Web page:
English Language Learners Stack Exchange is a question and answer site for speakers of other languages learning English. It's 100% free, no registration required.

Sign up
Here's how it works:
  1. Anybody can ask a question
  2. Anybody can answer
  3. The best answers are voted up and rise to the top

Are both these constructions possible to mean the same thing?

  1. If I told you how I did it, it wouldn't be a surprise.
  2. If I told you how I had done it, it wouldn't be a surprise.
share|improve this question

No. The second sentence is ungrammatical.

The past forms you employ, told in the condition or IF clause and would in the consequence or THEN clause, do not signify past tense; they signify unreal mode. These two clauses are both cast in the non-past tense. The Reference Time of these sentences—the time you are speaking about—is therefore non-past, present+future, “from now on”. The simple past form did properly refers the pastness of what you did to that “present” Reference Time: it happened “before now”.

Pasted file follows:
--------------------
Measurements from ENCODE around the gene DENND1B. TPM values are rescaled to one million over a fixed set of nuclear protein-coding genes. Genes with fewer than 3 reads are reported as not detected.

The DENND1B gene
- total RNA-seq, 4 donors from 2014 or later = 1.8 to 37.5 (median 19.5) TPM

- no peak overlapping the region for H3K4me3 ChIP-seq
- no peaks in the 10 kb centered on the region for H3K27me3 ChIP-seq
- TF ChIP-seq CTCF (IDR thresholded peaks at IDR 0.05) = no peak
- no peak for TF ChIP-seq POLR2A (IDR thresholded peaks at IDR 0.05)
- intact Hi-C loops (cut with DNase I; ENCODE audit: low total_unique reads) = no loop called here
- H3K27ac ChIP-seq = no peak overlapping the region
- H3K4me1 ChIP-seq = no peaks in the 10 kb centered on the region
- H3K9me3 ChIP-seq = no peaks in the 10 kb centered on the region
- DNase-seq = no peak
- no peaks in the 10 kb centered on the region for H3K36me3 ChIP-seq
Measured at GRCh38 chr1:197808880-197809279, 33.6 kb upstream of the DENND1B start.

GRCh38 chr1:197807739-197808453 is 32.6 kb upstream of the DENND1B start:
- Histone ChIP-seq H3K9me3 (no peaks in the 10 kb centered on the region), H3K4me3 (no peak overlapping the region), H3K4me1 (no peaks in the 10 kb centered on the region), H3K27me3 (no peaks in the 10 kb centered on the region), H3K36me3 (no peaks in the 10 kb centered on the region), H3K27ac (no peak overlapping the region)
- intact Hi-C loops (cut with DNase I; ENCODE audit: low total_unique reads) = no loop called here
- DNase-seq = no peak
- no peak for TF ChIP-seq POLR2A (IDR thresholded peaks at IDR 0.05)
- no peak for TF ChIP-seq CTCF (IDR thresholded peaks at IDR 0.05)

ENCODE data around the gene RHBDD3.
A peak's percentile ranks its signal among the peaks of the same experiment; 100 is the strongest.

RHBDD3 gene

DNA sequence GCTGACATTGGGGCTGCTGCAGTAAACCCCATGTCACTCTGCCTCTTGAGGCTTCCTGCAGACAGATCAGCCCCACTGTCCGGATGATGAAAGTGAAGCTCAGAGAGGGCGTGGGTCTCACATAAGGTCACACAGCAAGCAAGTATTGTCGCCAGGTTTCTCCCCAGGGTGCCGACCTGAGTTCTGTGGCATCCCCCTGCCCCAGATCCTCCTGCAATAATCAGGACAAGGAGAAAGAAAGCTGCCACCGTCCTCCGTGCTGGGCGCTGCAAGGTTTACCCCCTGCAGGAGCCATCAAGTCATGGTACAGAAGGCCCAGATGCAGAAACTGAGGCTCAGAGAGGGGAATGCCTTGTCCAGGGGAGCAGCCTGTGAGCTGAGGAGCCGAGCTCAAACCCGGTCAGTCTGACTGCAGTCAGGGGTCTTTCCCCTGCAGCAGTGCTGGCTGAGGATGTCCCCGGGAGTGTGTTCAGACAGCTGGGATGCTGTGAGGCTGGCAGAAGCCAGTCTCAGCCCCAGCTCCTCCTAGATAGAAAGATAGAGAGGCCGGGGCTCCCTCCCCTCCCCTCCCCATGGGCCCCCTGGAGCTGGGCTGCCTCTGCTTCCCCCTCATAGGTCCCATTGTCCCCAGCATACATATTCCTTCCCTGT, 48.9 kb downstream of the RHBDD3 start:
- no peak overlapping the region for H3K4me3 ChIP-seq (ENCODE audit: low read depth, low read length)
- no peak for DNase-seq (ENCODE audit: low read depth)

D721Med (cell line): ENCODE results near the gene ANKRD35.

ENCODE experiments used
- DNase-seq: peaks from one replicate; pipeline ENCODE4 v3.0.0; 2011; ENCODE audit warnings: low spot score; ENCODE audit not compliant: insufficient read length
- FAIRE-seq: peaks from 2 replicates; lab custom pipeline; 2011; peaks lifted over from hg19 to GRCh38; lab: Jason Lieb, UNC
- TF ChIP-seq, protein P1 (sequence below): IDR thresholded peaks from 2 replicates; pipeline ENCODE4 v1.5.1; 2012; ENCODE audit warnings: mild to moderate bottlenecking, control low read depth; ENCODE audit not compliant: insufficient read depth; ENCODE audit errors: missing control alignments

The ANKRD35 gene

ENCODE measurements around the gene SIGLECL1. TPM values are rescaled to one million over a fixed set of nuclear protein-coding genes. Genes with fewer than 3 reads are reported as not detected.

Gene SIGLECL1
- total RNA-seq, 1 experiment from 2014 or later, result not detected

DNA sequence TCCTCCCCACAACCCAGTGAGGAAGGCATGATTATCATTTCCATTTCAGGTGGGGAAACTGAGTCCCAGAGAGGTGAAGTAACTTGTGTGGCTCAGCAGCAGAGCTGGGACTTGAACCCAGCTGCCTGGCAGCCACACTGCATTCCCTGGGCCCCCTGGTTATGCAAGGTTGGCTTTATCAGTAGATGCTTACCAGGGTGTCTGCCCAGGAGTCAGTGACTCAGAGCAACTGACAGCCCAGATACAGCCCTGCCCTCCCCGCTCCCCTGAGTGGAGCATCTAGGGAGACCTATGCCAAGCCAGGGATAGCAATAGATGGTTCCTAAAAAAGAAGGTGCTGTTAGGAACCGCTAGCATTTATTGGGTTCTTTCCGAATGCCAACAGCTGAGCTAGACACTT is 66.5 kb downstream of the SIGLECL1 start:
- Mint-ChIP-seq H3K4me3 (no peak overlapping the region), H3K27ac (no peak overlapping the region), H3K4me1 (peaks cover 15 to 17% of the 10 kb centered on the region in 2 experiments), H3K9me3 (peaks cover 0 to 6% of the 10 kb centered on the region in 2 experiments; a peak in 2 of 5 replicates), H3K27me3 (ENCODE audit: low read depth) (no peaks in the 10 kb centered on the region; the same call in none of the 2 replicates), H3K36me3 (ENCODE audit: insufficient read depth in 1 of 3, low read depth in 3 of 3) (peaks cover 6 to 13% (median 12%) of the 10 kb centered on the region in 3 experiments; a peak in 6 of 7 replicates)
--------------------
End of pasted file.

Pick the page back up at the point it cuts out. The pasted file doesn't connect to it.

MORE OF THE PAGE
A past perfect like had done, however, must be related to a past Reference Time: it distinguishes an event as having taken place “before then”, not “before now”. In your second sentence the past perfect has no past time to which it may be related; the sentence is therefore ungrammatical.

What you may say is

If I told you how I have done it, it wouldn't be a surprise.

There is however no particular reason I can think of why you should use a perfect there: you are speaking of a past event, not a present state, so the simple past did is preferred.

share|improve this answer

Your Answer


By posting your answer, you agree to the privacy policy and terms of service.